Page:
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evolutionary biology

n. A sub-field of biology concerned with the origin and descent of species and as their evolution, multiplication and diversity over time.

Evolutionary biology

Evolutionary biology is the subfield of biology that studies the evolutionary processes that produced the diversity of life on Earth starting from a single origin of life. These processes include the descent of species, and the origin of new species.

The discipline emerged through what Julian Huxley called the synthesis of understanding from several previously unrelated fields of biological research, including genetics, ecology, systematics and paleontology.

Current research has widened to cover the genetic architecture of adaptation, molecular evolution, and the different forces that contribute to evolution including not only natural selection but sexual selection, genetic drift and biogeography. The newer field of evolutionary developmental biology ("evo-devo") investigates how organisms develop (from a single cell through an embryo to an adult body) to find out the ancestral relationships between organisms and how the processes of development evolved.

Evolutionary Biology (textbook)

Evolutionary Biology is a college-level evolutionary biology textbook written by Eli C. Minkoff that is 627 pages long. It was published in 1983 by Addison-Wesley. This is Dr. Minkoff's first foray into the world of college-level textbook authorship. The book contains an index and various biographical references.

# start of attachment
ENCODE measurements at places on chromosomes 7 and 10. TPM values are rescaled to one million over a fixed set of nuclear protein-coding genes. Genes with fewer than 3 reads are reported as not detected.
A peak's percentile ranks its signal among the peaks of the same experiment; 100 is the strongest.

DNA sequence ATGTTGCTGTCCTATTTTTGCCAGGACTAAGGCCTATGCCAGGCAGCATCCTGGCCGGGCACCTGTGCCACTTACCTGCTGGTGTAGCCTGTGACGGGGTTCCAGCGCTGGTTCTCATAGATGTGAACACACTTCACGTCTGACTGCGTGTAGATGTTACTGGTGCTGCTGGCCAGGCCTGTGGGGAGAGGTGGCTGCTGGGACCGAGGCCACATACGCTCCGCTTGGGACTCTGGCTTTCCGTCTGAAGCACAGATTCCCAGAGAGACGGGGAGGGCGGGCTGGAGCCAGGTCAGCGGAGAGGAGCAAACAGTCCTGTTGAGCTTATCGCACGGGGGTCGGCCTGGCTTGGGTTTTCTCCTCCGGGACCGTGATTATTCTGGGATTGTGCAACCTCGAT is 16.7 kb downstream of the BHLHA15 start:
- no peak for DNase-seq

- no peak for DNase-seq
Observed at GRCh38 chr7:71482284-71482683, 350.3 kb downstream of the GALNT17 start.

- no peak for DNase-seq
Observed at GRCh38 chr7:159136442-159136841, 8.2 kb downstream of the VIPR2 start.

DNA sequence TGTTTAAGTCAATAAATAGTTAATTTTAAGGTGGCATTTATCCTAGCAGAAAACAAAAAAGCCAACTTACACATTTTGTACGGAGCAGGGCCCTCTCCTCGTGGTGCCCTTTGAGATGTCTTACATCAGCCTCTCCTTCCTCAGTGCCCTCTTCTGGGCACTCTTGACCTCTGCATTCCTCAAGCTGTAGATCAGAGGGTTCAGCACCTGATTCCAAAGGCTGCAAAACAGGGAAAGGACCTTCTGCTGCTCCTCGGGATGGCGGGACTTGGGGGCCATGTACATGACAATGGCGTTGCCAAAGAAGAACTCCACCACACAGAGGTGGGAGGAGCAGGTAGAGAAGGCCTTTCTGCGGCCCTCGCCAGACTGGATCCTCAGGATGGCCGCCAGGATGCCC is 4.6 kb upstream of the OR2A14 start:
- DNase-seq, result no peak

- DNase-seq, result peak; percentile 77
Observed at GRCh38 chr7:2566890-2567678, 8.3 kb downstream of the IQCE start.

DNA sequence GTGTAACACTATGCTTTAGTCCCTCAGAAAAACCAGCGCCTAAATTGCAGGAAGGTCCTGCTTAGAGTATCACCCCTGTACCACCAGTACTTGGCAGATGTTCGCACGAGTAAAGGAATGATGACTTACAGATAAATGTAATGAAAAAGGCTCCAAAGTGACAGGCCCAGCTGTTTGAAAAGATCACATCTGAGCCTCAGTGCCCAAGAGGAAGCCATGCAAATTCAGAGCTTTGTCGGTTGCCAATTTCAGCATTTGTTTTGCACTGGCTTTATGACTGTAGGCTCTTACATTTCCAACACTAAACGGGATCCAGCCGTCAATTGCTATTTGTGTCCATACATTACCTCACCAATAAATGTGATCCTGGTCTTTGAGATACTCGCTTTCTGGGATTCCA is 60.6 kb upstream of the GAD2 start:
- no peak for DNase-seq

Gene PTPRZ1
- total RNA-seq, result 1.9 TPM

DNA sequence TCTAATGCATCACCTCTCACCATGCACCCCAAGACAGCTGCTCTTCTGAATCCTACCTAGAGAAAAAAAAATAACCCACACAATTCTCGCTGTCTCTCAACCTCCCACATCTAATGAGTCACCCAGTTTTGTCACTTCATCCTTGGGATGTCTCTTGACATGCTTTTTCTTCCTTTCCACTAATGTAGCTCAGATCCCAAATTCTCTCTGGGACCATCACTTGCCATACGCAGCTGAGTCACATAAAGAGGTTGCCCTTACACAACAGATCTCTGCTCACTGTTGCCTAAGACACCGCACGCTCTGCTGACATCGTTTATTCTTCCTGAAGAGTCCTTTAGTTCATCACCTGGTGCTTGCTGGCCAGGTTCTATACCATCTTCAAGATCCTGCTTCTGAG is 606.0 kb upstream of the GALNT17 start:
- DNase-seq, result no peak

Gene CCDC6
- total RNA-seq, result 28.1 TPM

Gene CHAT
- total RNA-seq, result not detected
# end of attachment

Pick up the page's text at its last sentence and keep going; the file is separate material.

Usage examples of "evolutionary biology".

Quite apart from the sort of memory that neurobiologists, psychologists and even novelists talk about and with which I am concerned, mathematics and physics, chemistry, molecular biology, genetics, immunology and evolutionary biology, not to mention computer science, all use the term.

I think I am right in saying that the problem of intermediates is inescapably, inherently a part of all taxonomic systems other than that which springs from evolutionary biology.

Again, physicists tend to look down on evolutionary biology and history, because those fields appear to fail this test.

To end that list, we add evolutionary biology, a very well-established set of models founded in the fossil record, chromosomes, and DNA, which explains similarities and differences among today's living creatures much more elegantly and effectively than its creationist or intelligent-design rivals.

One of the great virtues of this equation, due originally to Frank Drake of Cornell, is that it involves subjects ranging from stellar and planetary astronomy to organic chemistry, evolutionary biology, history, politics and abnormal psychology.

Considering that we live in an era of evolutionary everything-evolutionary biology, evolutionary medicine, evolutionary ecology, evolutionary psychology, evolutionary economics, evolutionary computing-it was surprising how rarely people thought in evolutionary terms.

They recommend the continuation and strengthening of work in such areas as prebiological organic chemistry, searches for extrasolar planetary systems, and evolutionary biology, which bear sharply on the problem.